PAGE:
12. Environmental regulation
AGL’s businesses are subject to a range of environmental laws and regulations as well as project and site-specific environmental permits and approvals issued at both the Federal and State Government levels.
During the financial year ended 30 June 2019, there were four alleged non-compliances in relation to an event that occurred in late May 2018 at Bayswater Power station when diesel overflowed from an onsite storage tank, with a small amount of diesel making its way into a nearby creek. Two of these alleged non-compliances became the subject of regulatory action by the NSW Environment Protection Authority (EPA) under relevant environmental legislation, with two penalty infringement notices being issued to AGL Macquarie Pty Limited. There were also two official cautions that were issued to AGL Macquarie Pty Limited in relation to this event.
There were other alleged non-compliances, which have not resulted in any regulatory action. These were notified to the relevant regulator, and reported under the AGL site licence conditions in accordance with the respective legal requirements.
The two penalty infringement notices were issued on 24 January 2019 for an alleged failure to comply with two conditions of environmental protection licence (EPL) 779. These notices included fines of $15,000 each.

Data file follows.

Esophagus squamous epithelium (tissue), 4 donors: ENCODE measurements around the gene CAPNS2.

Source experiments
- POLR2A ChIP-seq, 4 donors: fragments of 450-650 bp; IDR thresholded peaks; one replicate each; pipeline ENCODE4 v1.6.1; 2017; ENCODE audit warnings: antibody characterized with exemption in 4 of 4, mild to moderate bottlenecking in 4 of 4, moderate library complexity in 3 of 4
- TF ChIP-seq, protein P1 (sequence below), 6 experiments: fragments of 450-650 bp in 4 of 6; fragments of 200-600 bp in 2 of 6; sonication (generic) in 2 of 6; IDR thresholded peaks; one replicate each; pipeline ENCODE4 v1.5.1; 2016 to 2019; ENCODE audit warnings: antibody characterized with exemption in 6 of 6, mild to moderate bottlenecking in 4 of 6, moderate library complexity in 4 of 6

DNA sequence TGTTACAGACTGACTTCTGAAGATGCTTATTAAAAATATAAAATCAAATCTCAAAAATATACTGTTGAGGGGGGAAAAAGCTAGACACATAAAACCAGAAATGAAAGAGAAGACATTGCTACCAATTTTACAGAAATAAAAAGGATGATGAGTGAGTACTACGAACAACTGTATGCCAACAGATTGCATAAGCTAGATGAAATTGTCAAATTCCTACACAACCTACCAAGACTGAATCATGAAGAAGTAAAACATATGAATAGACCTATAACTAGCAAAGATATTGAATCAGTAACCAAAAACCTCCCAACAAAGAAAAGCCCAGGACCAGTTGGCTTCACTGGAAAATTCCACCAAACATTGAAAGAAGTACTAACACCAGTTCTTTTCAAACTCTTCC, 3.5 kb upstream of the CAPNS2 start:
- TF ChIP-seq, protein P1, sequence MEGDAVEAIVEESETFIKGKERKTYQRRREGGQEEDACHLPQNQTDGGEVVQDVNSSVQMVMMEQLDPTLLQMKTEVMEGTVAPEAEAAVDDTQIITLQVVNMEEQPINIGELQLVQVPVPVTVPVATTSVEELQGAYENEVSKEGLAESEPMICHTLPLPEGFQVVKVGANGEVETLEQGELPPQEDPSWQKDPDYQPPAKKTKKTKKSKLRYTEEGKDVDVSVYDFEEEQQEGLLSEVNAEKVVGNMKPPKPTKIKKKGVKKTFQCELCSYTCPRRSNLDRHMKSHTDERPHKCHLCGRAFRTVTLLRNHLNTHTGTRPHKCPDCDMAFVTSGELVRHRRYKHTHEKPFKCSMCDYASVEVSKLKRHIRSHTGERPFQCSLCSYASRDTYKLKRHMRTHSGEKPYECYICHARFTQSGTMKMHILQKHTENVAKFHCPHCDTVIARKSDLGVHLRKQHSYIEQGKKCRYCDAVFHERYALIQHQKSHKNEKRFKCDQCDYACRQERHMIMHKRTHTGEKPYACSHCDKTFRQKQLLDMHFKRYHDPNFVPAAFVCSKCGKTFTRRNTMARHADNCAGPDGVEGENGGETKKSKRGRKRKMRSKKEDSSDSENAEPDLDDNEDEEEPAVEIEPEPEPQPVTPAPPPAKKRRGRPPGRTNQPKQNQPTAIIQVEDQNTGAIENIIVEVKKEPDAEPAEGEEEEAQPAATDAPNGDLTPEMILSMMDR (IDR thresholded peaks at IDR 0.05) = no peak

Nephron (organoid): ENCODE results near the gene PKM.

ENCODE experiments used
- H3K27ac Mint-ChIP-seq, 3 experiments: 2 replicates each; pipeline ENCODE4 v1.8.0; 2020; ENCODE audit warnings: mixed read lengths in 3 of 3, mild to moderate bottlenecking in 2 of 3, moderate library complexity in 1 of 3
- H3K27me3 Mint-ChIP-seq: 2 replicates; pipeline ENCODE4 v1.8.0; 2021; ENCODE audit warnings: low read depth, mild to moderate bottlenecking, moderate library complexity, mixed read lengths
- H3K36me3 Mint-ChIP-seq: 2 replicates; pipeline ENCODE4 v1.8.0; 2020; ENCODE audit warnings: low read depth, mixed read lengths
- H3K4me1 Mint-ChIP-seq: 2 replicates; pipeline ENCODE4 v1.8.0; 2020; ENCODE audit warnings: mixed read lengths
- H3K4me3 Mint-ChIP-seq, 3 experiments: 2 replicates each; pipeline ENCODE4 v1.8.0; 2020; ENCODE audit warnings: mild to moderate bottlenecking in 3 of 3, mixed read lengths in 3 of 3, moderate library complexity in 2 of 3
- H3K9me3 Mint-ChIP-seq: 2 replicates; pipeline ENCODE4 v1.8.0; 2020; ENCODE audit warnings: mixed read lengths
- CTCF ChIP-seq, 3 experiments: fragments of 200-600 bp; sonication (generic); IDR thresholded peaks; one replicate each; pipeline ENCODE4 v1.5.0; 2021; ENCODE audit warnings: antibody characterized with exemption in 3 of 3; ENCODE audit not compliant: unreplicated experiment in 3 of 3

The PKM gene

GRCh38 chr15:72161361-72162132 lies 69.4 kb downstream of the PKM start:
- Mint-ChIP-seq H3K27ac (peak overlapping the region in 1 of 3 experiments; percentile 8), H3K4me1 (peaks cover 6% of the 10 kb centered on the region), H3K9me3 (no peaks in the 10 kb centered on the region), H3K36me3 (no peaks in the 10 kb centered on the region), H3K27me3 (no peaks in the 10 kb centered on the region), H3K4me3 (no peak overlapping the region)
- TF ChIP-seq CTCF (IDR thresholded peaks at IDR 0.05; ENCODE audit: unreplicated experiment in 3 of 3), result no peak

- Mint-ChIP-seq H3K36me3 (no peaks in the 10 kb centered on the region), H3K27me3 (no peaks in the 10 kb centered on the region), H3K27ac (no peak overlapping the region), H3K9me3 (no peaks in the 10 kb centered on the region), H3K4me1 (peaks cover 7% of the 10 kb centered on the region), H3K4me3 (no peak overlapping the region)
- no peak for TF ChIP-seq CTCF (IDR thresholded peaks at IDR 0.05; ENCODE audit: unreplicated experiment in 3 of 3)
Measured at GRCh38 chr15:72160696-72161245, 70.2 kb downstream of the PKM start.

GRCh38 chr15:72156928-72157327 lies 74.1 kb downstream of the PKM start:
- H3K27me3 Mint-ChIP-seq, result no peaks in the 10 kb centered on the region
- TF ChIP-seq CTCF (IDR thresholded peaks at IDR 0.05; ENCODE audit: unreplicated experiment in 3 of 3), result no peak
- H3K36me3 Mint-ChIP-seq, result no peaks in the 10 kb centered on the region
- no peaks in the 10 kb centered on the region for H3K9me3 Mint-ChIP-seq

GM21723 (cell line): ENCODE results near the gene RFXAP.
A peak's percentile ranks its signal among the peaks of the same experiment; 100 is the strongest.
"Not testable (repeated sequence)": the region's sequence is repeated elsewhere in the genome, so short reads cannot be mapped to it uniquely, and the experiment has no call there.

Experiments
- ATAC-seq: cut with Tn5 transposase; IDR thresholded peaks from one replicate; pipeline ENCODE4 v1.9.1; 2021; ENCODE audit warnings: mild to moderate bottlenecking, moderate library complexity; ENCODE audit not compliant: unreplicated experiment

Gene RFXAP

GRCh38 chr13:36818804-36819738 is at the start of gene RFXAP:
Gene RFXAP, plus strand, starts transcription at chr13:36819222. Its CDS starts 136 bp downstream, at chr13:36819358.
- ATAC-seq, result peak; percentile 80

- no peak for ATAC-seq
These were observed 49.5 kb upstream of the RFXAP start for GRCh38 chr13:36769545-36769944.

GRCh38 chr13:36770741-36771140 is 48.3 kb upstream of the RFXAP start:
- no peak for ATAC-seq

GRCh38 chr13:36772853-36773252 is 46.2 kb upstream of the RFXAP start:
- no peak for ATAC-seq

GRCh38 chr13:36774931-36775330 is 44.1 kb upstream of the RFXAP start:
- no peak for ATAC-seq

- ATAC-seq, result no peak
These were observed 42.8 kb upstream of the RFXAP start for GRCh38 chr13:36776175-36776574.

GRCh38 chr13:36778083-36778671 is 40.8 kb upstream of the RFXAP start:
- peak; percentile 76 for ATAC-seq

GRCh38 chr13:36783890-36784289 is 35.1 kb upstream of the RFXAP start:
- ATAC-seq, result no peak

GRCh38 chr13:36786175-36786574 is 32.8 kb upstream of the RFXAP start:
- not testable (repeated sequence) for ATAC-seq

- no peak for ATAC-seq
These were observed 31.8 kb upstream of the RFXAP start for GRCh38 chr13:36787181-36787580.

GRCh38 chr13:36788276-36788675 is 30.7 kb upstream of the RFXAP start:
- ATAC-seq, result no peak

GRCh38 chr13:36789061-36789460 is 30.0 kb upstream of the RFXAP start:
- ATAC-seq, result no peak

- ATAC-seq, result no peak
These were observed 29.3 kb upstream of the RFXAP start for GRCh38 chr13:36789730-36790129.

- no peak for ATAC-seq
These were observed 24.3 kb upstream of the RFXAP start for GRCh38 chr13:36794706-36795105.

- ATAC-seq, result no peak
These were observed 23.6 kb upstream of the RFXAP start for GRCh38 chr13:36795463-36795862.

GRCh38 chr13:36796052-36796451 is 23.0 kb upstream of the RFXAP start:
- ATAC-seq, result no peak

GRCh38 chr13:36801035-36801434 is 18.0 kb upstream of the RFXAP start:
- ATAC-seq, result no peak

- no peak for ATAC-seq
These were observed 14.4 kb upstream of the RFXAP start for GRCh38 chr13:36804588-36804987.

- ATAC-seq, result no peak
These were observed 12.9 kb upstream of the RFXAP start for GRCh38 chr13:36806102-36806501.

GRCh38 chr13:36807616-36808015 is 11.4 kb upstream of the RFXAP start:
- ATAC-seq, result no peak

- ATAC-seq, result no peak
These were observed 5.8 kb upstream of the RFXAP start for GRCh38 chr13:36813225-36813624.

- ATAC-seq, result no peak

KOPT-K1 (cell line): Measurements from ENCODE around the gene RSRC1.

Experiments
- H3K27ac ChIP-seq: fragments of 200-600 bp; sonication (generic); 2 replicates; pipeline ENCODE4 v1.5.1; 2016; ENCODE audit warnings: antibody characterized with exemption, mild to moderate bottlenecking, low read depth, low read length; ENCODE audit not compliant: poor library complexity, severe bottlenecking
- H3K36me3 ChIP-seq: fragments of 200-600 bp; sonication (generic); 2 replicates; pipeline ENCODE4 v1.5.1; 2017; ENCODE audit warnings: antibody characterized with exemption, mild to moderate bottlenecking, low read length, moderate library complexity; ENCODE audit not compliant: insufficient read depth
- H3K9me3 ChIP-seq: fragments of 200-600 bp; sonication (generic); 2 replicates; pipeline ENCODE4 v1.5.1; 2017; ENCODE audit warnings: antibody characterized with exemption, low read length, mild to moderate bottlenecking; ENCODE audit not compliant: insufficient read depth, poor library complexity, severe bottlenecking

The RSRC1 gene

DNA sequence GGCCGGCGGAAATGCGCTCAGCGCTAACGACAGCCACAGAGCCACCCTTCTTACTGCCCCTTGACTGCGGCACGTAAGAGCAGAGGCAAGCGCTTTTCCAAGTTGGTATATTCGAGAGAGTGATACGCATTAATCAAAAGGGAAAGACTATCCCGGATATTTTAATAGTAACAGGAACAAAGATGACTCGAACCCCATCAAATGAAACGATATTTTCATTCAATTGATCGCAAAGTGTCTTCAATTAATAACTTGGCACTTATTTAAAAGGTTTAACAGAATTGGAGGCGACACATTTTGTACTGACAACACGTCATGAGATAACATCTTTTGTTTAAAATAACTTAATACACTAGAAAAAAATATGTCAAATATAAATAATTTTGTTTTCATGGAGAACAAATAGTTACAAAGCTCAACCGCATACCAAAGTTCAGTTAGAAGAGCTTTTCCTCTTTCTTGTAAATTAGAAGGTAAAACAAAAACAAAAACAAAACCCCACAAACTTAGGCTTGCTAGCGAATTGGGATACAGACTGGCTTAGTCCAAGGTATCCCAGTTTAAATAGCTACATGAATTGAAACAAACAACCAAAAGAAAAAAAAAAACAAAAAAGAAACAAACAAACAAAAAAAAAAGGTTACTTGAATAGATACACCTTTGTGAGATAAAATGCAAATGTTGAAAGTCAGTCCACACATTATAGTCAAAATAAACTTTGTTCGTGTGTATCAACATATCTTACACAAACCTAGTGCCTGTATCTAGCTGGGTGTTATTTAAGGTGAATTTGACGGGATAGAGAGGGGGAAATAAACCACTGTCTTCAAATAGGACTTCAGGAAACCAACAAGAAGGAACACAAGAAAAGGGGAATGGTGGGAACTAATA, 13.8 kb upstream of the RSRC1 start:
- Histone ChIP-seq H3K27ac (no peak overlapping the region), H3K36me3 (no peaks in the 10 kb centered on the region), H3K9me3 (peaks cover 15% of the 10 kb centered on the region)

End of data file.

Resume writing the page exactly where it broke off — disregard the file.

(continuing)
The two official cautions were also issued on 24 January 2019 for an alleged:
- failure to comply with a condition of EPL 779; and
- pollution of waters offence.
In June 2017 the NSW EPA commenced proceedings against AGL Upstream Investments Pty Limited, alleging that AGL had contravened a condition of its EPL 12003. The alleged offence relates to a flood event that occurred in early June 2016 and impacted the Camden Gas Project. As at the date of this Report the proceedings are ongoing. There is no allegation that environmental harm occurred.
On 16 January 2019, AGL suspended coal ash sales from Bayswater and Liddell power stations as a precautionary measure. This step was taken after a number of test results identified elevated levels of metals including chromium and copper, which could exceed limits set by the EPA in the Coal Ash Order 2014. AGL notified the EPA, SafeWork and NSW Health and the four companies in the Upper Hunter that buy and use the coal ash, predominantly in engineering applications for concrete based products.
At the time, AGL sought advice from an external expert who confirmed through a comprehensive human health risk assessment that, based on AGL’s current coal ash sample test results, the use of the coal ash for all known uses does not pose a risk to human health and is not considered to be of concern to the environment. In June 2019 AGL resumed supply of fly ash supply from site, with the resumption of cenosphere supply commencing in July 2019. AGL continues to cooperate fully with the EPA in relation to this matter.